BARSTOW • Students in the Barstow Unified School District will head back to school in a little over one week, and many students — particularly those in elementary school — will be facing changes upon returning to the classroom.

While the district has been tightening its belt overall, elementary schools will be feeling several of the budget's impact this coming fall.

Teacher layoffs for kindergarten through third grade will mean bigger class sizes.

The shutting down of Barstow Intermediate School means that fifth- and sixth-graders will be back at elementary school, meaning more bodies on campus.

Second grade teacher Cindy Martin said she's been thinking about how to set up her students' desks and arrange her room as she shelved stacks of textbooks  at her new room at Cameron Elementary School on Friday. With kindergarten through third grade adding 10 students to each class — growing from 20 to 30 students per class this year — having more desks means less space for tables where students can work on other activities.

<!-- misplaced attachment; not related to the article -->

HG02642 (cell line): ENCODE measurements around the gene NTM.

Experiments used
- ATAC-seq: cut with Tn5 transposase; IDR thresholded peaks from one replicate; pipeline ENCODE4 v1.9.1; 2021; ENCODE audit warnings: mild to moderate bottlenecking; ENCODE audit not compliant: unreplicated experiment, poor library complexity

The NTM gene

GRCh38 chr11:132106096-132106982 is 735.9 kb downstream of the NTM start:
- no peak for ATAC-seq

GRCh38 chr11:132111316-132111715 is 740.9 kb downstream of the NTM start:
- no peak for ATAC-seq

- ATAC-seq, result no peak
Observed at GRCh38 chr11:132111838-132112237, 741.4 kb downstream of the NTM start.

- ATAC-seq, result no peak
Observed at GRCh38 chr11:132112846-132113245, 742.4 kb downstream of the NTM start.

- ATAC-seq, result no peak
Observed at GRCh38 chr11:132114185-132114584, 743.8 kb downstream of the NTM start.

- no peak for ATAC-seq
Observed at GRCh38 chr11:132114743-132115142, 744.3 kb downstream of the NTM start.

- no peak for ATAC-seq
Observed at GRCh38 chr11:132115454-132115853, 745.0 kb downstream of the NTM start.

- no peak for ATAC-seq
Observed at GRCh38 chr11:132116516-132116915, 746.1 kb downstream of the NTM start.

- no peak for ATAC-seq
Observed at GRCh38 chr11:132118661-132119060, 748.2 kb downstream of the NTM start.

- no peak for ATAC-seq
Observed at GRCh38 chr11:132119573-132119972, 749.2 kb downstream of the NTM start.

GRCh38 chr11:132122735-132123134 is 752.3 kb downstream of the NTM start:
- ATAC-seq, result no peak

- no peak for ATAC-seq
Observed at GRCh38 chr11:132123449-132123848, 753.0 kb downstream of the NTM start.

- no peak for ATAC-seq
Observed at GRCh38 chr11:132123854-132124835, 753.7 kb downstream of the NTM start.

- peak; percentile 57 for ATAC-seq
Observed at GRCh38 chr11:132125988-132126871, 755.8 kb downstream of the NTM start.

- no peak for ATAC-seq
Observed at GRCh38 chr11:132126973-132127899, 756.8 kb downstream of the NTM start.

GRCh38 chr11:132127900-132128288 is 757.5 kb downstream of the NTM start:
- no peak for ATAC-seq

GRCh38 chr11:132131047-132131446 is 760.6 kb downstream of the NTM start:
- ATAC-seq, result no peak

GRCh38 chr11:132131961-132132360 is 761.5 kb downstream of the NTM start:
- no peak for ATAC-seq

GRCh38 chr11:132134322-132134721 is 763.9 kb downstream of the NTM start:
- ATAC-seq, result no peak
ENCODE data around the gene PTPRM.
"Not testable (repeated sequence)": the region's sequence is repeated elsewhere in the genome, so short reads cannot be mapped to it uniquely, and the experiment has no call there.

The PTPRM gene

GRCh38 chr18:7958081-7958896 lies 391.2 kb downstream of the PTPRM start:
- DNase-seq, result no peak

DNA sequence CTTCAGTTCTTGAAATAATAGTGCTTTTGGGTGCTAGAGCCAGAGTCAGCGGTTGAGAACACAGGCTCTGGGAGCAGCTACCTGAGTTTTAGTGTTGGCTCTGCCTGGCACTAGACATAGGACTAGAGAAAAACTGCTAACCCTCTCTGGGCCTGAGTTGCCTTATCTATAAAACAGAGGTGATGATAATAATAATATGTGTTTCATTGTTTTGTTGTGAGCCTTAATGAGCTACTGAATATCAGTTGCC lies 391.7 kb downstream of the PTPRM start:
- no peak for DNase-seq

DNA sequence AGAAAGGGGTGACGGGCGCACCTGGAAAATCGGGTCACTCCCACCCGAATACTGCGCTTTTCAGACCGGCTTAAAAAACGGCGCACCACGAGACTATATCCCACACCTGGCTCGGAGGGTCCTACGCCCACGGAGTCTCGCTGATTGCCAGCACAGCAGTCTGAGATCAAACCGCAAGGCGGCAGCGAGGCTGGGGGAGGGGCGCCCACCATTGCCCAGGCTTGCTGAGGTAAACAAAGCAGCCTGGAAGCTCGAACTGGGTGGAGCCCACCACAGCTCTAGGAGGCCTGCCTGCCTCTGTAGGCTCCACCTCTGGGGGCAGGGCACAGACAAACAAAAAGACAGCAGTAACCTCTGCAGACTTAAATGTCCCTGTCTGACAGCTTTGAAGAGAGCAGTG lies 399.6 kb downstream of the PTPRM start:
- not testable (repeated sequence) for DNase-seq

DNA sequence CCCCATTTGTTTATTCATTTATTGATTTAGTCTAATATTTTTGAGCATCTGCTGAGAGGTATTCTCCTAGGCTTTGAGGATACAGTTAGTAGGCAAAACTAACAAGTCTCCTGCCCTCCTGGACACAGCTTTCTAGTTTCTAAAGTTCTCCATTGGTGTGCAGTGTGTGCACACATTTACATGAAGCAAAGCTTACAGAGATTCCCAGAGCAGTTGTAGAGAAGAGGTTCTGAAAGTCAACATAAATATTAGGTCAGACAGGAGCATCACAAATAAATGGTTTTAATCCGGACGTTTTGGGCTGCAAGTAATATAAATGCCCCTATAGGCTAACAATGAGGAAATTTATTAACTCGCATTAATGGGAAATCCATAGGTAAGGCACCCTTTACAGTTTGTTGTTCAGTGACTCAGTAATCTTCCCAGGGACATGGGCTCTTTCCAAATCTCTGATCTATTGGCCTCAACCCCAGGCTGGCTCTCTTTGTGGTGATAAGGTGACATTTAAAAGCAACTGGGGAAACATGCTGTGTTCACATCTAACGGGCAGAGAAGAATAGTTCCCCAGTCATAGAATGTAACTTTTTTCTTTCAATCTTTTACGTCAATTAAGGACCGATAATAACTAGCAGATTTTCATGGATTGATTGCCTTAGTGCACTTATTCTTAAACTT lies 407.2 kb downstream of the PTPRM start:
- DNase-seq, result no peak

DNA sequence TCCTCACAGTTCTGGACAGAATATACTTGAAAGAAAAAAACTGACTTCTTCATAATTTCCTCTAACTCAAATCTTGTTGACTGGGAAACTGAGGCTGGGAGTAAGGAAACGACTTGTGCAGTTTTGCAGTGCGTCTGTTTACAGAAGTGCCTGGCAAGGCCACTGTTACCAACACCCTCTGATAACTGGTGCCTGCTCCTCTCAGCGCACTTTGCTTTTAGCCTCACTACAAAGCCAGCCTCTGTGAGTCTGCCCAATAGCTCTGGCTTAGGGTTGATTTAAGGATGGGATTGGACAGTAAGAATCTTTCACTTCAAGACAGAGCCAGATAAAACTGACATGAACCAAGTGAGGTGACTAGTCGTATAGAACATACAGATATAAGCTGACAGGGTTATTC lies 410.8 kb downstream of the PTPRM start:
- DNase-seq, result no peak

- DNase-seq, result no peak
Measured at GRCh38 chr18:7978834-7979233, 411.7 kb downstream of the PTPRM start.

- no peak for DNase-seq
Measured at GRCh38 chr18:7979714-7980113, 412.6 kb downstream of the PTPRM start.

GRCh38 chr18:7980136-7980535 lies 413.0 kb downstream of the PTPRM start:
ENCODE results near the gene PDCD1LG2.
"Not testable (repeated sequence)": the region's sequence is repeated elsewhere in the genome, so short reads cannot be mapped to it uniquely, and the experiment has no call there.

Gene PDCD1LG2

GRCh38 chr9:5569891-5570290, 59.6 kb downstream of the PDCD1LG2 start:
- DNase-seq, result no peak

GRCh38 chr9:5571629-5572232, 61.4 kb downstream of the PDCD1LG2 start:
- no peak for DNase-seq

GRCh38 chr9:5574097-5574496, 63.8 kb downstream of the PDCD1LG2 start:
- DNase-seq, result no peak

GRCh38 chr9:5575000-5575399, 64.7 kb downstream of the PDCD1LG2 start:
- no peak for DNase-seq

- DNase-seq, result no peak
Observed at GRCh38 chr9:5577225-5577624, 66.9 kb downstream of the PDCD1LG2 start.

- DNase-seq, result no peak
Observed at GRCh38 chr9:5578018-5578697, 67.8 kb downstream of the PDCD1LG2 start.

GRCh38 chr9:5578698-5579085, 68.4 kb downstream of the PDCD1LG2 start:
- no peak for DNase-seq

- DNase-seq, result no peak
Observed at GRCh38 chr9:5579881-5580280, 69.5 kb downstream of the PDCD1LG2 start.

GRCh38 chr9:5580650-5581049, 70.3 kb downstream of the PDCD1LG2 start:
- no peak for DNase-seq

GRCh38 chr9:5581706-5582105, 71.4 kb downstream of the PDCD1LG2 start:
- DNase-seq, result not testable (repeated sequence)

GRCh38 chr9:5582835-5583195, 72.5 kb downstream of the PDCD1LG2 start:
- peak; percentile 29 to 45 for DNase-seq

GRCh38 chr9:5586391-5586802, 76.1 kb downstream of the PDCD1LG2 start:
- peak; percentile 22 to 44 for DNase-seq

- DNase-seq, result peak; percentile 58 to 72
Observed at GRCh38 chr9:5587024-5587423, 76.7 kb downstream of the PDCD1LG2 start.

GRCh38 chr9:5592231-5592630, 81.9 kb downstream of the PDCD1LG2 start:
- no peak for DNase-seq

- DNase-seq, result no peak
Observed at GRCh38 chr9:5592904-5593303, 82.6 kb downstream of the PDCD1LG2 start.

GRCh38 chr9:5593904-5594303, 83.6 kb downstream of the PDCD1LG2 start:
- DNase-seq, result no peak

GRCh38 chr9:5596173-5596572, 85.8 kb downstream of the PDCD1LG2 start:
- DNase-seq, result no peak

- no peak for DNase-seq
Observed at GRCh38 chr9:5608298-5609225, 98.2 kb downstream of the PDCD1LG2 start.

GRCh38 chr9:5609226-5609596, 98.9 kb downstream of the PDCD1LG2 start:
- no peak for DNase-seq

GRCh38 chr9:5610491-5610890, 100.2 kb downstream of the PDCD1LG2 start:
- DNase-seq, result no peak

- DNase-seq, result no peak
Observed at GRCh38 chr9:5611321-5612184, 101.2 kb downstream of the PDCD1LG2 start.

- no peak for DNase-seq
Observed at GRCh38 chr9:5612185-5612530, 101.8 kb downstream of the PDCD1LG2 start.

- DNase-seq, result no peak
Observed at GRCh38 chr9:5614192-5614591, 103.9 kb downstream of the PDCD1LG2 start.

"It will be more crowded," Martin said. "If it doesn't work, I'll change it."

Nicole Rajacich, a substitute in BUSD since January, who was also setting up a classroom at Thomson Elementary School on Friday, said the extra students can make discipline more difficult to handle.

"Classroom management is going to be a much bigger issue this year," she said.

According to Assistant Superintendent Teresa Healy, some fifth and sixth grade classrooms may start off larger than usual — getting up to 35 students.

Some elementary schools are taking different approaches to adding older students to its schools, which were previously K-4.

Rajacich said that most teachers at Thomson had to relocate classrooms as the campus got rearranged so grade levels would occupy their own rows of rooms.

"They've kind of separated the older kids from the younger ones," said Rajacich.

However, at Crestline Elementary School, first graders and fourth graders will be sharing the same lunch period — in fact they'll be sitting across from each other, said Principal Dave Finch.

Instead of separating ages as a way of dealing with potential behavior problems, Finch said he wants to bring the grade levels together.

"Kids take responsibility for each other and I think that helps with discipline," he said.

Crestline stands to grow significantly with the two new grade levels and its new expanded school boundary, jumping from 330 to a projected 520 students this fall. But since his school had the extra classroom space to grow, Finch said he looks at the growth as a challenge, but a positive change.

"As a school gets bigger, it provides more resources — more people have more ideas — so I think it adds another dimension," he said.

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